April 2, 2010
Book(s) Friday: Vreeland's Style & Jansen House of Interior Decorating
Posted by Kevin Sharkey
Who knew that there were so many brilliant books with red spines? This week I pulled two more winners off of my color coordinated shelves:
1 Diana Vreeland in her Park Avenue apartment. I love her playful personal style, the curtain-framed mirror, the framed Bébé Bérard drawings, and the fact that she doesn't take her living space too seriously (notice she's standing atop her sofa).
2 This is a beautiful aerial shot of the Vreeland's living room at their Brewster residence. I adore the relaxed and open arrangement of furniture and the plentiful options for lounging. Vreeland, of course, opted for the bear skin rug.
3 This snapshot of C.Z. Guest appeared in Vreeland's magazine - you may have heard of it - Harper's Bazaar. The mural behind her reminds me of something similar we commissioned Eric Beare to paint in the stairwell of one of Martha's homes.
4 Vreeland referred to this room as her "Garden in Hell." She claimed to have spent her entire life in search of the perfect shade of red (her favorite color) and described her version of it as "Rococo with a spot of Gothic...and a bit of Buddhist Temple."
5 The wall-to-wall cheetah print carpet and the sleek high-lacquer desk in Vreeland's office are both to die for. Wish I could take a closer look at the inspiration board next to her desk.
6 A collage of photos from Truman Capote's legendary Black and White Ball, held in the Plaza Hotel's ballroom in the fall of 1967. I think I just found inspiration for my apartment's first soiree once it's complete.
Diana Vreeland (Willam Morrow/Harper Collins) is a gem of a book that I’m glad to have rediscovered. As the VIP fashion-editor of the 20th century, Vreeland’s life was rich in color, design, culture… the word “panache” may have very well been created just to pinpoint the woman, whose flair infused everything from her clothing, to her homes, to the fabulous parties she threw and attended.
1 A beautiful watercolor of Stéphane Boudin, the president of Jansen (by Etienne Drian, c. 1950).
2 I love this pair of arm chairs - their slightly curved sides lend the overall modern design a nice softness. That mirrored console is making me second guess the design I had in mind for the ones in my dining and living rooms...
3 Audrey and Hon. Peter Pleydell-Bouverie's ballroom in their fabulous villa in Regent Park, better known as "the Holme."
4 One of many rooms in one of many homes that Boudin and his design firm decorated for Margaret Thompson Biddle. This boudoir, located in Saint-Jean-Cap-Ferrat, has a stunning color palette and I love the indulgent use of that beautiful chintz fabric.
5 The lighting of these images reminds me of Juergen Teller's fashion editorial spreads. It's a little cut off in the top photo, but I love that white-painted iron chandelier.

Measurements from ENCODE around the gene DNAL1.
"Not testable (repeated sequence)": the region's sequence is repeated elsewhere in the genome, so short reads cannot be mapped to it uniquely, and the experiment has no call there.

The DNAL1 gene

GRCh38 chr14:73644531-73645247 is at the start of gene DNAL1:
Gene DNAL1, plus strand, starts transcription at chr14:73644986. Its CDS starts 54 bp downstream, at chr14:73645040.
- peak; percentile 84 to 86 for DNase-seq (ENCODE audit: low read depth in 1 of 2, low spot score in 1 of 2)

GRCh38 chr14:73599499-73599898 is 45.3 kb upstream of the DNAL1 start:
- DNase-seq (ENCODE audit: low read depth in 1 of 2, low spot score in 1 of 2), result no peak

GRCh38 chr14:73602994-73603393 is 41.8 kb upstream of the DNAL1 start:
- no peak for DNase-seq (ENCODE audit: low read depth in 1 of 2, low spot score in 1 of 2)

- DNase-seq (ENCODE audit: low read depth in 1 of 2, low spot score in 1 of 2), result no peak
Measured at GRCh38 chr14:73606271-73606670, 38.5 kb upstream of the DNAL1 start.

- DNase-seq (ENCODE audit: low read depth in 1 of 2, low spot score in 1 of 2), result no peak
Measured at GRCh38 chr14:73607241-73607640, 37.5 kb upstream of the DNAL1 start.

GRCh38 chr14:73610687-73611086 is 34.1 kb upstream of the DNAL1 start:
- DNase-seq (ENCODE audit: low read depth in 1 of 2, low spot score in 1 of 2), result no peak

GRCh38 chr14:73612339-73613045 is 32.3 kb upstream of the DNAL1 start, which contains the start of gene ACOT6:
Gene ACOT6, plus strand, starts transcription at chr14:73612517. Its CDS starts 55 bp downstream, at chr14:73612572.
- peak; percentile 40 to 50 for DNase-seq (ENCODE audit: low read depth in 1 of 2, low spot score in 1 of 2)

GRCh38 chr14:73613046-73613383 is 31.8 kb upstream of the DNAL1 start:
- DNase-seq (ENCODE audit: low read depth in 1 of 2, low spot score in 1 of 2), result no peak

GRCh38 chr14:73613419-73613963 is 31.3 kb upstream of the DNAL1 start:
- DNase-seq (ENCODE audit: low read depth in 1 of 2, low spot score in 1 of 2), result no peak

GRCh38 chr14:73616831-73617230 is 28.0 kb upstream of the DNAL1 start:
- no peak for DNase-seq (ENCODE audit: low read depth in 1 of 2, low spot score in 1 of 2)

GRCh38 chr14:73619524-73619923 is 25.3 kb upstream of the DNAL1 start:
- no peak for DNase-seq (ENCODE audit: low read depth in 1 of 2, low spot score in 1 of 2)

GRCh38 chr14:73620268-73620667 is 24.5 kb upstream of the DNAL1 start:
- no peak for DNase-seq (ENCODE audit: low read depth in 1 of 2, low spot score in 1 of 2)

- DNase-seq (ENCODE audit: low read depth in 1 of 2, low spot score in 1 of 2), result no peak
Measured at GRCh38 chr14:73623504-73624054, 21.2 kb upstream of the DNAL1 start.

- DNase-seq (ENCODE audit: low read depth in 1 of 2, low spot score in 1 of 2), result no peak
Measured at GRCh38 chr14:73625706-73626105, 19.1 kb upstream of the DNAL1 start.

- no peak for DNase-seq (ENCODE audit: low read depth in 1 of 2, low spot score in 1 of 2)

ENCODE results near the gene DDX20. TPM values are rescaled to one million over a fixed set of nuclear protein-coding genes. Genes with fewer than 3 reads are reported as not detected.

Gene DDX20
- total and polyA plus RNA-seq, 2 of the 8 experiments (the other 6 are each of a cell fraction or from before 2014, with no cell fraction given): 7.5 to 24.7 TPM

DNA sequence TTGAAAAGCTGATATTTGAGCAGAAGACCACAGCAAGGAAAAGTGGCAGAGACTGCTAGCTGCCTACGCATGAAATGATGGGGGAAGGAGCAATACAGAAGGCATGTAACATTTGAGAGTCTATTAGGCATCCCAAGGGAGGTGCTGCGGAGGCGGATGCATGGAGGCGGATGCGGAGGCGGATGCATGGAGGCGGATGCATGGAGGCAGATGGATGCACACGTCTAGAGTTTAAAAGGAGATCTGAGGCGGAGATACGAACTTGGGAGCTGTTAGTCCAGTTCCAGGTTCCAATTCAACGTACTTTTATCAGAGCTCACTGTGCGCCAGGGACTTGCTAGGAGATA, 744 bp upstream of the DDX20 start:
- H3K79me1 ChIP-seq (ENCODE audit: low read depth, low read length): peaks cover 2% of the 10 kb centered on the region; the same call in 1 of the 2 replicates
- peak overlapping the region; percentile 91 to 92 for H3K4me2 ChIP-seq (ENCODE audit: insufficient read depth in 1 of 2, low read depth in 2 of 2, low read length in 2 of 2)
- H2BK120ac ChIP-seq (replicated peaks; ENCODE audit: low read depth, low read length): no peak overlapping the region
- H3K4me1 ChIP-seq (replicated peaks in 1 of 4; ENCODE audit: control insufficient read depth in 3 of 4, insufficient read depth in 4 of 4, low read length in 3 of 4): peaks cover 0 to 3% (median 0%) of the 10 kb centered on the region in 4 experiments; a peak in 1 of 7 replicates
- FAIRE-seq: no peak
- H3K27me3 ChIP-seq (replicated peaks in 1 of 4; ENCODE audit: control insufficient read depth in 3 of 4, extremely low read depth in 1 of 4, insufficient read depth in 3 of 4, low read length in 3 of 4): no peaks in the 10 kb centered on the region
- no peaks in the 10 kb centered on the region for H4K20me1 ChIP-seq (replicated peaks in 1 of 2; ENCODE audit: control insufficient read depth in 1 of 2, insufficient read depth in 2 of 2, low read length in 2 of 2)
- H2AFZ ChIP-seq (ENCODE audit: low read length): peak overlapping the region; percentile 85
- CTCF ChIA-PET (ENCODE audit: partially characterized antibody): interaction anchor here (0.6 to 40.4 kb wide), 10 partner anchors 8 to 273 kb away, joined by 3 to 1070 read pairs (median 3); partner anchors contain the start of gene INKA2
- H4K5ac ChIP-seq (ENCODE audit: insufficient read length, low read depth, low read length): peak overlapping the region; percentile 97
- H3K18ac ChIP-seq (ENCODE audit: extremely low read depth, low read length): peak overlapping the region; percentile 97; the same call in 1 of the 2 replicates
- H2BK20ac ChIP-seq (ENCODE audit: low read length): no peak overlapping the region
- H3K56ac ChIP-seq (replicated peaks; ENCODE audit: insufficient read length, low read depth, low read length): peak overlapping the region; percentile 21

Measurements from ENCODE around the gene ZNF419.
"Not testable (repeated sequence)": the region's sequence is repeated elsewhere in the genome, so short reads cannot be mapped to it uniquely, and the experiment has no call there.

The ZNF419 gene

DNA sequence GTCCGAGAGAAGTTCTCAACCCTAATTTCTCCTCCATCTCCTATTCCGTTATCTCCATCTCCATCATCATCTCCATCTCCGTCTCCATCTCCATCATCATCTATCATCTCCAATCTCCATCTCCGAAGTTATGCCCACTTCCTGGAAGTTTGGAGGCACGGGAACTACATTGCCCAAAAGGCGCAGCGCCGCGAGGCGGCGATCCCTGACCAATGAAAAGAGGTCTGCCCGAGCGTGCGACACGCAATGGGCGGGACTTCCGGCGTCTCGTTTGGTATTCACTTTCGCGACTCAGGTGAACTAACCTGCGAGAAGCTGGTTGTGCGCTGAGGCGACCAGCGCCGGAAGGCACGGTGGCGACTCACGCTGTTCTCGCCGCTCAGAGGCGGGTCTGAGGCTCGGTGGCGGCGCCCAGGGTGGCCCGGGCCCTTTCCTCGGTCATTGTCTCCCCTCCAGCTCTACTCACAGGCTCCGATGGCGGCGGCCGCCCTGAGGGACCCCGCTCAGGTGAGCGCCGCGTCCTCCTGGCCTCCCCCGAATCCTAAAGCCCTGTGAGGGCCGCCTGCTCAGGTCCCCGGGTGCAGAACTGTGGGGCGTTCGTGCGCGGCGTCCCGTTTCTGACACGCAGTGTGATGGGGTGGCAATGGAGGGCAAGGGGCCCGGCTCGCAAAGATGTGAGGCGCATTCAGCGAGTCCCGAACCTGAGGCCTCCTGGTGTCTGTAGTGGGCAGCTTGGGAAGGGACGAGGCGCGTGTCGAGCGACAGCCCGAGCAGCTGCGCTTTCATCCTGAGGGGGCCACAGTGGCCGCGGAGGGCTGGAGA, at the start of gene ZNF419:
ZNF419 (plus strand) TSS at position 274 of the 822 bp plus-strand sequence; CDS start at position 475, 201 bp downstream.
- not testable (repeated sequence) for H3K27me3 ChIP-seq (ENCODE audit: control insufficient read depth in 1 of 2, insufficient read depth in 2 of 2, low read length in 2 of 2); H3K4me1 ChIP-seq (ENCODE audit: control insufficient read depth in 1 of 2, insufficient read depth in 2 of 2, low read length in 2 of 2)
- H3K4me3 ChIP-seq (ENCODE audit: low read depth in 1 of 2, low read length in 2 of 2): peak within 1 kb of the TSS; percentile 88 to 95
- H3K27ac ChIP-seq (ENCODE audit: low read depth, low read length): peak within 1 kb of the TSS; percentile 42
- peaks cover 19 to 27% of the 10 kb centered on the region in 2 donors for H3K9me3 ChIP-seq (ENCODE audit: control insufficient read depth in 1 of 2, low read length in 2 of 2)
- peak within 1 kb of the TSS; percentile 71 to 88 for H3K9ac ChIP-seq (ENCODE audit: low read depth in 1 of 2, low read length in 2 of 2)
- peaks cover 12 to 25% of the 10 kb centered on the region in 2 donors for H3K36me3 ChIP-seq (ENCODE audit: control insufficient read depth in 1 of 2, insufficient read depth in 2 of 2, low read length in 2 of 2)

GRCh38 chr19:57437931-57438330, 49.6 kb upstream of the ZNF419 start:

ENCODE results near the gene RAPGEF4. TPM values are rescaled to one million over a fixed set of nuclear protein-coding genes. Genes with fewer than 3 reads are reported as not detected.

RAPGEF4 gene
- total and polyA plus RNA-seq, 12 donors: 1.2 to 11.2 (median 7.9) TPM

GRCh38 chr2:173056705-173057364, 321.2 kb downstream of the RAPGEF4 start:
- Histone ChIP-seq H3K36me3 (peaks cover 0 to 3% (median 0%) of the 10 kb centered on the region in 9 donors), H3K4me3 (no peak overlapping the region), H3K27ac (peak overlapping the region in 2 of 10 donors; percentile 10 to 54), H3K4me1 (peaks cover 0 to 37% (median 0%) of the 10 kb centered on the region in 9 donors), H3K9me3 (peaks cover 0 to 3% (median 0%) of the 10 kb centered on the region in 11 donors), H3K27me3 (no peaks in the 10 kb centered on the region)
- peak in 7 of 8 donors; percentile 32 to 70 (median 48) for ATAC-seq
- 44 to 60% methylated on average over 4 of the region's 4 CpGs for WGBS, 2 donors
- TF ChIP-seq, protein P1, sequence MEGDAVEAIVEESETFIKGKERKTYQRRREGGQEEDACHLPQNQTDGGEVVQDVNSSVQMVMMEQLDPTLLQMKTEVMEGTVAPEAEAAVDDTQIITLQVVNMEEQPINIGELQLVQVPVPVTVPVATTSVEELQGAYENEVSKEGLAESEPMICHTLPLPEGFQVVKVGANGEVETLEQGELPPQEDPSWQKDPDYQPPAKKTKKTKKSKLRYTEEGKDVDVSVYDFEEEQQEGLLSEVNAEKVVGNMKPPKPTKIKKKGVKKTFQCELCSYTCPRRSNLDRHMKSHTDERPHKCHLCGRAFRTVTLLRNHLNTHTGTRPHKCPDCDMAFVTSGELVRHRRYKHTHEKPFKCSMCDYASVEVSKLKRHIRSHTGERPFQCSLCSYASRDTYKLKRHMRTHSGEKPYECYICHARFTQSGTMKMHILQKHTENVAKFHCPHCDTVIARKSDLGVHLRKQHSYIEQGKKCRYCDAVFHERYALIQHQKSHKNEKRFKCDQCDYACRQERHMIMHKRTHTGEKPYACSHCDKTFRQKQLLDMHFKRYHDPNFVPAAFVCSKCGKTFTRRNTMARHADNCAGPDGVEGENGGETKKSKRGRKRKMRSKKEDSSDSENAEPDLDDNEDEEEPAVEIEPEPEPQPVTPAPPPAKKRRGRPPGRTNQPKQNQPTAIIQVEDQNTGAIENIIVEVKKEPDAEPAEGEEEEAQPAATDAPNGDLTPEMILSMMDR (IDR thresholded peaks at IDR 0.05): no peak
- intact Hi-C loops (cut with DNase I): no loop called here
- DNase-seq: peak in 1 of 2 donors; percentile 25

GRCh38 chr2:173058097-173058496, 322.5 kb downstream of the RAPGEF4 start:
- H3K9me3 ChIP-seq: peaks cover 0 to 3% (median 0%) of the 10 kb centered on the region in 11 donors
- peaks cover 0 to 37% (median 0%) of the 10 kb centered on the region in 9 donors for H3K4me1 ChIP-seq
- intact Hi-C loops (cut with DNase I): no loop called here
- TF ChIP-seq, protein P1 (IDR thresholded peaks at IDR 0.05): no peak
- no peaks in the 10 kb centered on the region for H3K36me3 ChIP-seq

6 Jayne Wrightsman in her library in Palm Beach. The giltwood brackets mounted on the wall and topped with Meissen porcelain birds reminds me of something and I can't quite put my finger on it...
7 That's right - my old wall (before I installed my enormous pin-up board).
8 I love seeing original decorator's sketches. This one for a window treatment in Mildred Allen's Upper East Side home.
9 I'd love to have a gallery space like this in my home.
10 This salon lives up to the red theme of this Friday's post.
11 Another view. Love those frames and mirror and the pouf in the front of the photo.
12 Jansen often did work for special events. Here is a model of a helicopter pad and Grand Banqueting tent for a four-day celebration of the 2500-year anniversary of the founding of Persia. Wow.
13 Scattered around the Grand Banqueting tent were smaller guest tents that were beautifully decorated. I wouldn't mind staying here, would you?
14 A sitting room in another guest tent.
15 Another sketch pulled from the Jansen archives for the same event. I love their vision.
16 One for the Tent of Honor for the celebration. Those chandeliers really pop against the bright red interior of the tent.
17 Abundant opportunities for a tete-a-tete amongst party-goers, this sitting area was one of many in-between the hundreds of guest tents at the event.
18 Exciting to see how the sketches come to life.
19 I would cross oceans and climb mountains for a set of these Louis XVI-style stools.
20 Jansen was well-known for their trompe-l'oeil pieces. You know we love the faux-bois at Martha, and I definitely credit a good portion of that to Boudin's revival of the art of faux bamboo finishes.
21 These palms and plaster torcheres remind me of a pair of plaster flumes I have in my office.
22 The bottom sketch was made for Henry Ford. I wonder if this bed ever came to realization or made its way to Skylands, where his son Edsel resided. As if I didn't have Skylands on my mind enough with this gorgeous spring weather.
The contents of the next book I pulled read like an RSVP list to the Bal des Débutantes at the Hotel de Crillon or something equally fashionable: the Count and Countess de Revilla de Camargo, Price Regent Paul and Princess Olga, The Duke and Duchess of Windsor, Harry Winston, Jayne and Charles B. Wrightsman. But it's just the client list for the design firm Jansen. The book of the same name (Acanthus Press) is truly stunning. I hope you are as inspired and entertained as I certainly am by all of these photos.
*A side note to my readers who tweet: I finally made the leap to twitter! Follow me through my adventure filled days and nights at Martha Stewart by clicking on the twitter icon to the right.
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